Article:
22 January 2020

Samsung Tops Australian Patent Grants for 2019, with Local Innovators Nowhere to be Seen

BinocularsIn my previous two articles I looked at entries to the Australian patent system in 2019, i.e. who filed new applications last year, and which patent attorney firms were the ‘winners’ and ‘losers’ in the filing stakes.  These numbers tell us something about the current state of the market, and which companies are innovating – and seeking to protect their innovations – right now.  Many people, however, are more interested in who has been obtaining granted patent rights, rather than who might obtain granted rights in a few years’ time.  Indeed, the unveiling of the top recipients of US patents by IFI Claims Patent Services has become something of an annual event, generating considerable media interest, and the now-familiar sight of IBM sitting at the top of the list (for 27 consecutive years).

According to IFI Claims, there were 333,530 new US patents issued in 2019.  Patently-O’s Dennis Crouch, on the other hand, puts the number at 354,507, while a search on the USPTO’s own database (using the query string ‘ISD/20190101->20191231 and APT/1’) returns a count of 354,446.  Who to believe?!  Whichever number is correct, 2019 established a new all-time high, at about 10% above the previous record set in 2017.

I do not expect there to be quite as much interest in the fact that 17,007 Australian standard patents were granted in 2019.  This was not a new record.  In fact, it was slightly lower than 2018, when 17,065 standard patents were granted, and well below the 2016 peak of 23,774.  It should be kept in mind, however, that a surge in patent grants between 2014 and 2017 was driven largely by the behaviour of applicants bringing forward requests for examination prior to commencement of the Raising the Bar reforms on 15 April 2013, so the past couple of years should represent a more normal rate of patent issuance based on the underlying filings and examination requests.

Samsung topped the list of patent recipients in Australia with 203 patents, followed by Covidien (150), Apple (137), LG Electronics (132), and Huawei (119).  Not one Australian patentee appeared in the top 50, although New Zealand’s Fisher & Paykel Healthcare just squeezed in at number 48, albeit with just 35 patents.  By way of comparison, in 2019 Samsung obtained 6,469 US patents (ranked 2nd), Covidien 92 (68th), Apple 2,490 (7th), LG 2,805 (6th), and Huawei 2,418 (10th).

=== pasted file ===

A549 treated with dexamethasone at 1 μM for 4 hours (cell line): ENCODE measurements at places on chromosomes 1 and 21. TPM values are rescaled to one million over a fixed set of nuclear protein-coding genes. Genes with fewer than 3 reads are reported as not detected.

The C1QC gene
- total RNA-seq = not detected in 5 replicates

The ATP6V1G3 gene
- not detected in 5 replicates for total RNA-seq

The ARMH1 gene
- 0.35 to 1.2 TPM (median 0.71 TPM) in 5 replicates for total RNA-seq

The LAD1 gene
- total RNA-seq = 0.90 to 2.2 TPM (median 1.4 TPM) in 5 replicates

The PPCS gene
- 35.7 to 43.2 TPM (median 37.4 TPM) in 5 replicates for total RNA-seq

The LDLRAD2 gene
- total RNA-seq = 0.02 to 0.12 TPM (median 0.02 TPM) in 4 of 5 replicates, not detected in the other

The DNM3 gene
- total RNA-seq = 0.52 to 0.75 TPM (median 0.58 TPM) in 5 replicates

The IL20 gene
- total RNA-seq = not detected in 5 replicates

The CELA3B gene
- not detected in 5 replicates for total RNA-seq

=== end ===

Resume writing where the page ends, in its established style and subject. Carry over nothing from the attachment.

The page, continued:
A notable absence from the top end of the rankings is Aristocrat which, despite filing a total of 722 standard patent applications between 2015 and 2018 received only 13 granted patents in 2019, in second place among Australian patentees behind national research organisation CSIRO with 25.  In fact, the top 30 Australian patentees combined received only 162 patents in 2019, or 31 fewer than Samsung.

Overall, despite being consistently the second largest filing group (after US residents) Australians were only the fifth most numerous recipients of Australian patents in 2019, with just 908 patents, behind Germans (937), Chinese (1,035), Japanese (1,257), and US residents (8,139).  So it seems that Australians are shunning our own patent system, which might not be such bad news if there were any sign that Australian applicants were securing patent protection in major export markets.  This does not, however, appear to be the case.  IFI Claims lists only the top nine countries in its public summary of US patent trends, from which Australia is absent, placing the country somewhere behind ninth-placed Canada, which received 4,651 US patents in 2019.